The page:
Am I at risk of having a heart attack?

12 October 2017 / 10:40 am

Heart attacks remain the single commonest cause of death in the British Isles and although death rates are reducing there are still many ways that the population can help protect themselves. It is believed that 90% of premature cardiac events are preventable by simple (and free) lifestyle changes, most particularly not smoking, exercising more and losing weight.

The heart has a large muscle with three main blood vessels supplying oxygen rich blood to it. When we exercise the heart needs more blood to reach it to cope with the extra energy requirements of a faster heartbeat.

As we get older many of us develop fatty deposits or atherosclerotic plaques in the walls of our blood vessels. This process occurs slowly and is believed to be controlled by a repeated process of inflammation and healing. The plaques are made of up cholesterol rich fats covered by a fibrous cap. Atherosclerosis is more common with increasing age, in smokers, in people with diabetes, high blood pressure, those with a sedentary lifestyle, a family history of heart disease and physical inactivity. Emotional and dietary stressors such as oxidants may have a role to play.

A heart attack is caused by a sudden reduction in blood supply to the heart. A typical heart attack occurs when the fibrous cap of a plaque ruptures, allowing the blood access to the fatty core of the plaque. The body tries to heal this by creating a clot that can suddenly reduce the flow of blood to the heart causing symptoms such as chest pain. If the blood vessel is blocked completely then parts of the heart muscle will not get adequate blood supply causing damage to the tissues and a heart attack. Other causes of heart attacks include embolism or passage of clots around the body into one of the heart arteries or a sudden tear or spontaneous dissection of a heart artery.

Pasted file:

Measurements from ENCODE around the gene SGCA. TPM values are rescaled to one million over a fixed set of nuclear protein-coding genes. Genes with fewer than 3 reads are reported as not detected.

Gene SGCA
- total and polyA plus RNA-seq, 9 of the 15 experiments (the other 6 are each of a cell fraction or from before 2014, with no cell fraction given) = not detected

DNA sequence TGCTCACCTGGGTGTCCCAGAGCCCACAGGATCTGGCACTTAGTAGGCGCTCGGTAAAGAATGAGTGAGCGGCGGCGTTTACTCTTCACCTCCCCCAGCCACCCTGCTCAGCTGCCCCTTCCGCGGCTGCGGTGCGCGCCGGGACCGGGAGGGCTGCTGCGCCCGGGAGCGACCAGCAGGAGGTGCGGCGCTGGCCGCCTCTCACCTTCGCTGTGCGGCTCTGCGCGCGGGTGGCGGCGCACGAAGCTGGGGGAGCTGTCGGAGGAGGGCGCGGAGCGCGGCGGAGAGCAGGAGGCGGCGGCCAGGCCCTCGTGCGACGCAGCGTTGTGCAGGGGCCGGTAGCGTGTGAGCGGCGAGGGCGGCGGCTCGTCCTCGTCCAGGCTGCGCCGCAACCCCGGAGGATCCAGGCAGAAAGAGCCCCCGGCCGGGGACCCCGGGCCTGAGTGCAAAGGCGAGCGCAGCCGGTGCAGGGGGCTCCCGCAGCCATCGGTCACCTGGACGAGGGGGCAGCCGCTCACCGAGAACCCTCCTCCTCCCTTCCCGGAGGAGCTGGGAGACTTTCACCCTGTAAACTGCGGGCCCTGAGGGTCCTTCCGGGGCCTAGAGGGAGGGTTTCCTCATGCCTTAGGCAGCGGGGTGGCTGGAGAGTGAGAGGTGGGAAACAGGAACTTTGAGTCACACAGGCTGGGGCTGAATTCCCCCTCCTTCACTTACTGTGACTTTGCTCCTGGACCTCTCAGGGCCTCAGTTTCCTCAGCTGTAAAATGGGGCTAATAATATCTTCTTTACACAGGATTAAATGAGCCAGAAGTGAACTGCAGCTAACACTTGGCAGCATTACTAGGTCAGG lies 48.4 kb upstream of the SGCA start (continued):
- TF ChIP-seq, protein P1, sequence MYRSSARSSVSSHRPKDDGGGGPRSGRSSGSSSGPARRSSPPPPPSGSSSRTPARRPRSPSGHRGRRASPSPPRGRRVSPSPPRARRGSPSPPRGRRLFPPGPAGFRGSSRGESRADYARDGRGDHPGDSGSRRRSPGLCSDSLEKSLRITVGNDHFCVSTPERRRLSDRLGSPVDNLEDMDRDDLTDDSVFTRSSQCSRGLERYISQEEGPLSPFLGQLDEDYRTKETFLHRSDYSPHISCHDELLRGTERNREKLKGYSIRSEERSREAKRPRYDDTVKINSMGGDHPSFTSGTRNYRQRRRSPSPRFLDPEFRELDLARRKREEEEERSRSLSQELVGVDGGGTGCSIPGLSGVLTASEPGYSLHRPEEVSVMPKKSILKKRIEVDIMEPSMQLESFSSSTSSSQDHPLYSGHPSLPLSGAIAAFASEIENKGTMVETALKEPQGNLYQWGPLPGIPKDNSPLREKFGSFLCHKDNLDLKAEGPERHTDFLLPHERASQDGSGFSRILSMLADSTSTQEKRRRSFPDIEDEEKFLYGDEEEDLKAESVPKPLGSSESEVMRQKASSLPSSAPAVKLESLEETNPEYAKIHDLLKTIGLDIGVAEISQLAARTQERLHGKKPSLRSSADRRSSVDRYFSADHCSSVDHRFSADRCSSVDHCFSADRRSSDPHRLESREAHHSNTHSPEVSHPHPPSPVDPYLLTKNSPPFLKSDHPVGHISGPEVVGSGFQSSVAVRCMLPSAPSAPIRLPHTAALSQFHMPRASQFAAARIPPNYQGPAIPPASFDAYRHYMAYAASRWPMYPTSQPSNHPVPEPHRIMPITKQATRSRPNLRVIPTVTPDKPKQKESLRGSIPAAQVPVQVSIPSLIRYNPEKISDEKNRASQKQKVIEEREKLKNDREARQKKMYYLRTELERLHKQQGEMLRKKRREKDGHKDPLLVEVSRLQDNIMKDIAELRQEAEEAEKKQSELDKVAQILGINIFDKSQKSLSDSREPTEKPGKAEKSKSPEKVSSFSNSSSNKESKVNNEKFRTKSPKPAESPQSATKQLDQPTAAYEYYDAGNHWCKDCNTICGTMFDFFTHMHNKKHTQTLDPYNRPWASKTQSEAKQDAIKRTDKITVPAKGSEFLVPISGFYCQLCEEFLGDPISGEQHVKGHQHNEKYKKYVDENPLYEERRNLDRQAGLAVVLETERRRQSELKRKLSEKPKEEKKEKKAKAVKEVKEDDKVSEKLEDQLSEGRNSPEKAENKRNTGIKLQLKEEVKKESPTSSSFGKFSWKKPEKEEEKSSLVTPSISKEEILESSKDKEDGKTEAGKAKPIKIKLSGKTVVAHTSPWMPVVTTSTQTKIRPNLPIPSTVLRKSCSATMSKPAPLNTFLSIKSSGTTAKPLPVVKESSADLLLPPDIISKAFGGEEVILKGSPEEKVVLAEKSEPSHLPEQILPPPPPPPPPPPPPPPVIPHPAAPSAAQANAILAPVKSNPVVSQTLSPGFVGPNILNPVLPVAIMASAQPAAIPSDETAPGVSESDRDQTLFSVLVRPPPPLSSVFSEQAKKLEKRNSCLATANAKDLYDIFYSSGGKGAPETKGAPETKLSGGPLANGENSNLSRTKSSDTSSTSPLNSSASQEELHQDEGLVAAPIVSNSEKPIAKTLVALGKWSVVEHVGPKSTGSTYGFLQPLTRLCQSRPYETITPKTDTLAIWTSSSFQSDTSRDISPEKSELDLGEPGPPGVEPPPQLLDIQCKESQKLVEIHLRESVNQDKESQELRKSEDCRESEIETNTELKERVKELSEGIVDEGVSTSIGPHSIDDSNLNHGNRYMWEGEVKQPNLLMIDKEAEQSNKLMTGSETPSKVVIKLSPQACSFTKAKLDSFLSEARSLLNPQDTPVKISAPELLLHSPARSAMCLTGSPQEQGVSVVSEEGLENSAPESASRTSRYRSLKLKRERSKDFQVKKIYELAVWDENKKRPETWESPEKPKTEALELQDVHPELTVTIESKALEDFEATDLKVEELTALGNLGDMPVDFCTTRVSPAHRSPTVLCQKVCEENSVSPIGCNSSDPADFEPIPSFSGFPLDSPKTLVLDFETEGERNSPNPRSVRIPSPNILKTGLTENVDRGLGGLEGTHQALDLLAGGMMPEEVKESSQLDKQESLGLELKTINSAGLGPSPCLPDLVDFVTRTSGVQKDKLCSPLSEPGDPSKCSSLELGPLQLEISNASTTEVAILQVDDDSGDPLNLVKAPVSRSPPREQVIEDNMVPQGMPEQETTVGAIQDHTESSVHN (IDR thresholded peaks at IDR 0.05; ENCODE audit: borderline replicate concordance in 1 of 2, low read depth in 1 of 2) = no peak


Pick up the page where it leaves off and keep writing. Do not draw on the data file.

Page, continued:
The treatment of a heart attack therefore is to attempt to limit the amount of damage to the heart muscle by rapidly removing or dissolving the blockage in the artery. This is usually performed with clot busting drugs or mechanical treatments such as angioplasty and stents.

So how can you find out if you are at risk? If you are over forty and haven’t seen your General Practitioner for a long time then please make an appointment to see them to talk about your cardiovascular risk profile. Simple online tools such as QRisk allow a calculation of 10-year likelihood of having or developing heart disease and the impact and effectiveness of interventions. Medical treatment with statins in the right population group makes a significant difference in reducing event rates. Cardiac screening techniques such as the Gold package from Heart for Life as well as CT cardiac calcium scoring can provide more accurate personalised risk assessment when needed. Your GP can help you choose the right tests.

Finally never ignore warning symptoms from your chest. Most heart attacks involve central chest pain lasting more than a few minutes but pain can fluctuate in duration and severity. Sometimes it is squeezing or tight and the pain can radiate to the jaw, teeth, arm or through to the back. If you have chest pain that continues then please call 999 and seek medical assistance.


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